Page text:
The website is down. School officials are not returning emails. From all appearances, reports of the Charlotte School of Law’s demise were not greatly exaggerated.
News of the apparent closing broke Aug. 15 after the president of the school’s alumni association, Lee Robertson Jr., sent an email to the group’s members informing them that he had spoken to interim dean Paul Meggett and that there was apparently “no path forward” for the institution that has teetered on trouble for some time.
“First, the American Bar Association denied the school’s Teach-Out plan,” Robertson wrote. “Second, the North Carolina Board of Governors … declined to grant an extension of the law school’s license to operate.”
Robertson expressed both sadness and frustration on behalf of the current students whose legal educations and careers are at stake, and of Charlotte graduates whose “professional reputations” might take a hit.
In November, the ABA placed Charlotte on probation after officials determined that the school admitted students who did not appear capable of completing law school or passing a bar exam, and was failing to prepare those students for bar admission and participation in the legal profession.
Then, about a month later, the Department of Education announced that after Dec. 31, it would no longer provide federal student aid to Charlotte’s students. In a news release, the agency said that the move was intended to protect students and safeguard taxpayer dollars while increasing “institutional accountability among postsecondary institutions.”
According to the DOE, Charlotte’s noncompliance with ABA standards were “substantial” and “persistent,” and the school made “substantial misrepresentations regarding the nature of its academic program.”
In June, Charlotte officials were optimistic that its application to resume participation in the Federal Direct Loan Program would be approved and that the school would return to full operation. It submitted a Reliable Plan to the ABA and had hoped that the UNC Board of Governors would reinstate its license.
But in an Aug. 14 letter, the ABA informed Charlotte officials of its unanimous decision not to approve the school’s teach-out plan, which the ABA said assumed that the school would continue to operate as a degree-granting institution.
“At the time of the Council’s consideration, it was not clear whether that assumption was accurate,” the letter states.
What is clear, however, is that Charlotte Law has no money and no license to operate.
The Board of Governors had given Charlotte until Aug. 10 to submit an ABA-approved plan to bring itself into compliance. Charlotte sought an emergency meeting to extend the deadline, but the that request was declined.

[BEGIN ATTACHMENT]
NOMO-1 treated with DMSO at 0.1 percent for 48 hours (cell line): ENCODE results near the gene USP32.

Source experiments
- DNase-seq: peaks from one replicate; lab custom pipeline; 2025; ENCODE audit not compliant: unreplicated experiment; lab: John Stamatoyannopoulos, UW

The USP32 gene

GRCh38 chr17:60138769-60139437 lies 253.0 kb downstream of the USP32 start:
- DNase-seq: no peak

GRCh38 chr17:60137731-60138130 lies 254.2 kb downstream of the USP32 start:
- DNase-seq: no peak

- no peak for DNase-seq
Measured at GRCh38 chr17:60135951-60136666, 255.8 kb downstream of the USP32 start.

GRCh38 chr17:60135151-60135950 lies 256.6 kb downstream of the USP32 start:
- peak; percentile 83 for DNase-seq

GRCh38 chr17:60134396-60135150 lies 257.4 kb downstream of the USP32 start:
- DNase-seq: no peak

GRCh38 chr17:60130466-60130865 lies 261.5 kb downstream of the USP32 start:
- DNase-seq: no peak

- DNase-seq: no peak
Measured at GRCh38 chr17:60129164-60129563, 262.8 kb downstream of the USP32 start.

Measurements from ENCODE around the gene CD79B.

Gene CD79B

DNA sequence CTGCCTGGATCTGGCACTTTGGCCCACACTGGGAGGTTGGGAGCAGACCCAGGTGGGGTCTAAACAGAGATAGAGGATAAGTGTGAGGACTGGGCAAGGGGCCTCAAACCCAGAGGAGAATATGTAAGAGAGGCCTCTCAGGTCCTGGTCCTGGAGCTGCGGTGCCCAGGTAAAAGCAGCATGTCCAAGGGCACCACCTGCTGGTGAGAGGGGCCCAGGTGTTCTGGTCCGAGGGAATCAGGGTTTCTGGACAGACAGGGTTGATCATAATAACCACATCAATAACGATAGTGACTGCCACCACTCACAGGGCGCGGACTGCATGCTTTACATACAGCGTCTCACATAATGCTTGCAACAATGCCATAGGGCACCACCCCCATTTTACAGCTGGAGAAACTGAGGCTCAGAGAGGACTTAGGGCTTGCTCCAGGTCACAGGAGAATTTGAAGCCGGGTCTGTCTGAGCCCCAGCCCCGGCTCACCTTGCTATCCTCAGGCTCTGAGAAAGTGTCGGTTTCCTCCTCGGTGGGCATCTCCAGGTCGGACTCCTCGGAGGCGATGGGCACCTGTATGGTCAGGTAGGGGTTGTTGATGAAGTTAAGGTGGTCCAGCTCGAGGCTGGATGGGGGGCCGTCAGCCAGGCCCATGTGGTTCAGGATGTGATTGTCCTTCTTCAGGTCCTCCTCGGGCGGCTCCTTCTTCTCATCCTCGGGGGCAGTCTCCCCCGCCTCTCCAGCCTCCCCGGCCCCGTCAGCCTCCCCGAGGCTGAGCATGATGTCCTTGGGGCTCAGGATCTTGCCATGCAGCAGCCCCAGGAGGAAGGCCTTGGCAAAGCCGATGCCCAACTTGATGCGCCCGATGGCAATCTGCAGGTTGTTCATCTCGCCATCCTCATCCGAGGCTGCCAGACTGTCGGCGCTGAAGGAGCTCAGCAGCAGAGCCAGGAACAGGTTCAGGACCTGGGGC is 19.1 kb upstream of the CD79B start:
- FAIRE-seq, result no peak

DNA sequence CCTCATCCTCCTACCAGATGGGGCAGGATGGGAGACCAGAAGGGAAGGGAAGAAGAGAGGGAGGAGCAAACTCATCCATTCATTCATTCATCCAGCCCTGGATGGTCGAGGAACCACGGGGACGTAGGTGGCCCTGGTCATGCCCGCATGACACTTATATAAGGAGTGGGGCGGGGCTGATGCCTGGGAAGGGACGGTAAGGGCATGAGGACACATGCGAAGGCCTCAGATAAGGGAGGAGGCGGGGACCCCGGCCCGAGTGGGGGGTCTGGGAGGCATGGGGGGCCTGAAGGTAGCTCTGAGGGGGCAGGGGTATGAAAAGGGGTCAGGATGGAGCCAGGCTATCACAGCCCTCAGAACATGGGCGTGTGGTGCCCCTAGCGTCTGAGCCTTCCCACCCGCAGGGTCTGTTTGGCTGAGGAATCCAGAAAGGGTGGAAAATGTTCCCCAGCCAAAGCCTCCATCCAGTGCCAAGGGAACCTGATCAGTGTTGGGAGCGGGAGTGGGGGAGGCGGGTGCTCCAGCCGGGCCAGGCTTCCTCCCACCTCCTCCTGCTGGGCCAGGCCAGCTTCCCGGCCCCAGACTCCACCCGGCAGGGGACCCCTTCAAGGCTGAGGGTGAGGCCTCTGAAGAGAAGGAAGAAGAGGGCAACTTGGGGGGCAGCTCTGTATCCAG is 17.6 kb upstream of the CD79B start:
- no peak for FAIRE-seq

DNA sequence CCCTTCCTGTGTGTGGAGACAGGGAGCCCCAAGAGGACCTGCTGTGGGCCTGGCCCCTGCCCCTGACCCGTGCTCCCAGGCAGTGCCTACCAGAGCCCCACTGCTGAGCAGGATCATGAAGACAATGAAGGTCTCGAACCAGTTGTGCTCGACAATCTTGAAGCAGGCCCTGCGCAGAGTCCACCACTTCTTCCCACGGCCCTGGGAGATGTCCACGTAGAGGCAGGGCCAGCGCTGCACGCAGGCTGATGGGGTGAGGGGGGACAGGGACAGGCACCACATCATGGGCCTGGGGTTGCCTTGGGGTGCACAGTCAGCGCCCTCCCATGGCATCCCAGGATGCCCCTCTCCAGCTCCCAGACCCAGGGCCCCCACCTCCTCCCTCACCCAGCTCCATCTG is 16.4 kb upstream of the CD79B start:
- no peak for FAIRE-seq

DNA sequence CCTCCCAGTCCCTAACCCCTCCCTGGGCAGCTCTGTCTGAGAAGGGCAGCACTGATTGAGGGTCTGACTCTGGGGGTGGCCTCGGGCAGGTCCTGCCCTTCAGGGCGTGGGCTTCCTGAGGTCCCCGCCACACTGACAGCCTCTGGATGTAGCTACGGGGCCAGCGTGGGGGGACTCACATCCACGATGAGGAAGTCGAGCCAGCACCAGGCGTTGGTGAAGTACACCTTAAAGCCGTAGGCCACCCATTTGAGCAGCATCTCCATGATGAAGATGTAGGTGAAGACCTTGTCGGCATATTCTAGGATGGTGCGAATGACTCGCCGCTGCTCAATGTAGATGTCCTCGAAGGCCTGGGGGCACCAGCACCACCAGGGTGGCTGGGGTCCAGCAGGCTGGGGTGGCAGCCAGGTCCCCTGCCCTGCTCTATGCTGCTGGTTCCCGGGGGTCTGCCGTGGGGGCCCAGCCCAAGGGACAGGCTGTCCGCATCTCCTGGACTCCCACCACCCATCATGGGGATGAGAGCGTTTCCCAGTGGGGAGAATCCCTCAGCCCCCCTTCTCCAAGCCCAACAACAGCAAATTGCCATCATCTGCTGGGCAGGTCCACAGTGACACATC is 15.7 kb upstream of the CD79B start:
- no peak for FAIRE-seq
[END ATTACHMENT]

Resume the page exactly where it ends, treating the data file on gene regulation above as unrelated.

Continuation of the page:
After alumni association president Robertson’s letter became public, Charlotte’s communications office emailed students a letter from Meggett and school President Chidi Ogene intended to “clarify” and “supplement” reports they may have heard.
The letter stated that what was said between Meggett and Robertson was not intended for public consumption, but fell short of confirming or denying the school’s closing. According to the letter, the school may still assist students “in a variety of manners,” including conferring degrees to those who finished their coursework before Aug. 11.
The school may also, officials wrote, continue to undertake “non-degree related activities and various administrative functions to assist students, such as processing transcripts and providing career and counseling services.”
“Your best interests remain our primary concern and we will send any necessary updates as they’re available,” the email concludes.
Predictably, not everyone took the information as gospel. The law blog Above The Law posted excerpts of a letter it says it received from a former Charlotte student who transferred to another school after spotting red flags.
“Charlotte School of Law has never cared about its students, but the money they brought in,” the former student is quoted as saying. … “I do not wish terrible things on their families, but for all the faculty and staff at Charlotte School of Law, I wish the same fate the students will suffer upon them.”
After much uncertainty and speculation regarding the future of the school, which has seen its academic profile and employment outcomes decline in recent years, a statement The Charlotte Observer received from Attorney General Josh Stein leaves little doubt about the ultimate outcome.
“If it won’t (voluntarily close),” Stein said, “the attorney general will take action to ensure it complies.”